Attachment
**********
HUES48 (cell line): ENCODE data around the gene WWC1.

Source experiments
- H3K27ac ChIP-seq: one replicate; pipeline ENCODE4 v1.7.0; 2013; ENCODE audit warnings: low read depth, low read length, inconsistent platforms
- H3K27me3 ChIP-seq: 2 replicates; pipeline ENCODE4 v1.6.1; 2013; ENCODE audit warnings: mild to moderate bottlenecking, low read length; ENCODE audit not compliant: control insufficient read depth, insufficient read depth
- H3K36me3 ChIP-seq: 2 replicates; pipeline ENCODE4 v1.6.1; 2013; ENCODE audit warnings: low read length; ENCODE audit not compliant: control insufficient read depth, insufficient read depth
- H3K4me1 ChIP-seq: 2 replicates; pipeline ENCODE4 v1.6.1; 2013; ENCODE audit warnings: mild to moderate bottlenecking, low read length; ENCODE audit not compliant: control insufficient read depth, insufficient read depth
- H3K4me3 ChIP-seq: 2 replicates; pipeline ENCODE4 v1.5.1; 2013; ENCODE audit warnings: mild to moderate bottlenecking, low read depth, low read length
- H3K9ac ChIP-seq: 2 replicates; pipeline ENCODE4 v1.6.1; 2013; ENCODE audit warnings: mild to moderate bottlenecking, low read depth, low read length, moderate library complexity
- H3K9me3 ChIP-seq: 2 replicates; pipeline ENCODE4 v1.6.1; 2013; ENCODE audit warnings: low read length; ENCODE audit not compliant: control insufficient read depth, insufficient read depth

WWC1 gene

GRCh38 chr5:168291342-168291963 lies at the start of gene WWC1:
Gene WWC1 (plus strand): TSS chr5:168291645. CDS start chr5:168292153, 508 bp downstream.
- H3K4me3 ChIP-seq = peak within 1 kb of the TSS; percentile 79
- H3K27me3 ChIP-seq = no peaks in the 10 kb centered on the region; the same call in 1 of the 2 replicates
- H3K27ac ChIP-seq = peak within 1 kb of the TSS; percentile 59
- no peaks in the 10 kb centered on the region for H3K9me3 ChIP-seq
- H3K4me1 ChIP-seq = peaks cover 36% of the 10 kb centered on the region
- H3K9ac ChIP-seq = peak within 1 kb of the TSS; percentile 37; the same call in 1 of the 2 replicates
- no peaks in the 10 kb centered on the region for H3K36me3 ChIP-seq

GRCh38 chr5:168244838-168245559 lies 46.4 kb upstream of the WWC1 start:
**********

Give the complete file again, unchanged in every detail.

HUES48 (cell line): ENCODE data around the gene WWC1.

Source experiments
- H3K27ac ChIP-seq: one replicate; pipeline ENCODE4 v1.7.0; 2013; ENCODE audit warnings: low read depth, low read length, inconsistent platforms
- H3K27me3 ChIP-seq: 2 replicates; pipeline ENCODE4 v1.6.1; 2013; ENCODE audit warnings: mild to moderate bottlenecking, low read length; ENCODE audit not compliant: control insufficient read depth, insufficient read depth
- H3K36me3 ChIP-seq: 2 replicates; pipeline ENCODE4 v1.6.1; 2013; ENCODE audit warnings: low read length; ENCODE audit not compliant: control insufficient read depth, insufficient read depth
- H3K4me1 ChIP-seq: 2 replicates; pipeline ENCODE4 v1.6.1; 2013; ENCODE audit warnings: mild to moderate bottlenecking, low read length; ENCODE audit not compliant: control insufficient read depth, insufficient read depth
- H3K4me3 ChIP-seq: 2 replicates; pipeline ENCODE4 v1.5.1; 2013; ENCODE audit warnings: mild to moderate bottlenecking, low read depth, low read length
- H3K9ac ChIP-seq: 2 replicates; pipeline ENCODE4 v1.6.1; 2013; ENCODE audit warnings: mild to moderate bottlenecking, low read depth, low read length, moderate library complexity
- H3K9me3 ChIP-seq: 2 replicates; pipeline ENCODE4 v1.6.1; 2013; ENCODE audit warnings: low read length; ENCODE audit not compliant: control insufficient read depth, insufficient read depth

WWC1 gene

GRCh38 chr5:168291342-168291963 lies at the start of gene WWC1:
Gene WWC1 (plus strand): TSS chr5:168291645. CDS start chr5:168292153, 508 bp downstream.
- H3K4me3 ChIP-seq = peak within 1 kb of the TSS; percentile 79
- H3K27me3 ChIP-seq = no peaks in the 10 kb centered on the region; the same call in 1 of the 2 replicates
- H3K27ac ChIP-seq = peak within 1 kb of the TSS; percentile 59
- no peaks in the 10 kb centered on the region for H3K9me3 ChIP-seq
- H3K4me1 ChIP-seq = peaks cover 36% of the 10 kb centered on the region
- H3K9ac ChIP-seq = peak within 1 kb of the TSS; percentile 37; the same call in 1 of the 2 replicates
- no peaks in the 10 kb centered on the region for H3K36me3 ChIP-seq

GRCh38 chr5:168244838-168245559 lies 46.4 kb upstream of the WWC1 start: